Friday, November 12, 2010

5 Questions Video! Natalie, Siobhan, and Cecil talk road trips and writing friends

Q: What happens when you put three YA authors in a room together and ask them to take the lead the interview?

A: The funniest, most charming 5 Questions video ever!

We recently caught Siobhan Vivian, Natalie Standiford, and Cecil Castellucci as they hung out in Scholastic Headquarters in SoHo one humid fall afternoon to celebrate their newest releases. Siobhan is the author of Not That Kind of Girl; Natalie wrote Confessions of the Sullivan Sisters; and Cecile penned Rose Sees Red -- and together, they made us OOMers laugh and laugh as we turned the tables and asked THEM to interview each other. Check it out!

Previously On Our Minds:
* My Bookprint: Morgan talks about her choices
* It's Teen Read Week! How are you celebrating?
* Video: Teen Lit Day and interviews with YA authors

Thursday, November 11, 2010

My Bookprint: Morgan talks about her choices

It's been a few weeks since we launched You Are What You Read, and the buzz about Bookprints is still a big part of our daily conversations here. One of the coolest components of the site is where users get to talk about why they chose the books they did, so we're starting a new series called #MyBookprint. We regular OOMers will be posting about our own Bookprints, and we'll also tap other Scholastic employees to share theirs as well. And of course, we want to hear your Bookprint reasons, too! Morgan's up first. Here goes...

Earlier this week, Ivy and I presented at a BlogWell conference in Philadelphia. When we showed the crowd You Are What You Read and explained the concept, there were audible gasps from the audience. Why? Well, obviously, because it's an amazing site, but also because choosing just five books that influenced your life is nearly impossible!

But alas, it must be done. So I did it, after much debate and sincere apologies to the dozens of incredible books and authors I had to leave out. (I can't even talk about my choice of not including The Baby-sitters Club in my Bookprint; I worry that my idol, Ann M. Martin, will never forgive me!) So below, I've listed the five books that make up my Bookprint, and why I chose them.

1. Dancing Shoes by Noel Streatfield: As a nine-year-old American dancer in the '80s (rather than a nine-year-old British dancer in the '50s), some of the terminology was lost on me, and yet I read this book time and again. I have no idea how this book ended up in my home library - perhaps my grandmother, who was a voracious reader? - but I am so, so grateful it did, in all its dog-eared, tattered glory. (Anecdote: it wasn't until I saw the movie You've Got Mail that I realized the "Shoes" books were famous and that Streatfield had a whole series of them. Thank you, Meg Ryan!)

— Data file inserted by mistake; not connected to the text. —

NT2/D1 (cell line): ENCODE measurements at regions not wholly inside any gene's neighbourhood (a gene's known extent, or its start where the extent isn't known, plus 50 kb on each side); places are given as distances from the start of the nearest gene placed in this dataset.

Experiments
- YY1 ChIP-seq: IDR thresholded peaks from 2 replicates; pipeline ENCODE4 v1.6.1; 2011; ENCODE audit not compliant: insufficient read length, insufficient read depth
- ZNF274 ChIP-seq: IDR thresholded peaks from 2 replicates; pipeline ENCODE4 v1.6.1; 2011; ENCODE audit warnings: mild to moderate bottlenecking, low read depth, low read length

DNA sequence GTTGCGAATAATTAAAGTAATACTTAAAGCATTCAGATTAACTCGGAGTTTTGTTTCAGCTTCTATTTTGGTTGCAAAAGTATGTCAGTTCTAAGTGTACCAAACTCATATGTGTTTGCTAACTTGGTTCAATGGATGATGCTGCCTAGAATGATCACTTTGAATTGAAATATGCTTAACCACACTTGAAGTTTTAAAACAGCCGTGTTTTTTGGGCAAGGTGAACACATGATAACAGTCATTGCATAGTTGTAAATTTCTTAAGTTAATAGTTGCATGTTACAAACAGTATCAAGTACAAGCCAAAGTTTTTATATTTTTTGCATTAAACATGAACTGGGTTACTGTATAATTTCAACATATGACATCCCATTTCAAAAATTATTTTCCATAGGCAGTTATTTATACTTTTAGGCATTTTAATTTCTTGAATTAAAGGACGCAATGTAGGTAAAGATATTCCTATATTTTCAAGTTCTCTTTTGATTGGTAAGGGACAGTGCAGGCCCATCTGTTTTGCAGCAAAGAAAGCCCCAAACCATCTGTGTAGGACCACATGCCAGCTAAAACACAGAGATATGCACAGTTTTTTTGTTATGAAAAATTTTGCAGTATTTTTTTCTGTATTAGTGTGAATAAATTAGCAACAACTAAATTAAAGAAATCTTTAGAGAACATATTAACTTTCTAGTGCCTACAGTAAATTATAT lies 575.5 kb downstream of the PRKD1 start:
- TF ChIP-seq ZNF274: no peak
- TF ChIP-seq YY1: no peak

2. The Westing Game by Ellen Raskin: Turtle. Wexler. Plays. The. Stock. Market. And there are word games, and mysteries, and I still gape in awe at how Raskin pulled it all off. Again, this was a book I read probably monthly when I was around ten years old, and again, I have no idea how it ended up on my bookshelf. (Are there such things as book fairies? Do they deliver unexpected, yet perfect, titles to people's bookshelves in the middle of the night?)

3. My Antonia by Willa Cather: One day in college I was assigned My Antonia, and I lugged my massive textbook back to my dorm and tackled all my other work before finally beginning it. I didn't want to read about an old farm in Nebraska. But then I started and I couldn't stop. My Antonia made me change my major and completely rethink my career plans. (No, I'm not a farmer.)

4. An Invisible Sign of My Own by Aimee Bender: This is one of those titles that has formed me so immensely as both a reader and a writer -- not to mention as a person. I capital-letter LOVE this book. It's smart, completely inventive, and showed me that character eccentricities are to be encouraged.

5. The Age of Innocence by Edith Wharton: I confess, if I had to choose just one book for my Bookprint, this would be the one. I read it annually; I read it slowly; I read it to savor the words and images rather than to find out what happens next (which is a compliment!). And now, as I walk through the streets of New York City daily, I peek inside the cozy brownstones in the Village and imagine Ellen Olenska taking tea in one of the parlors, or Wharton herself putting quill to page.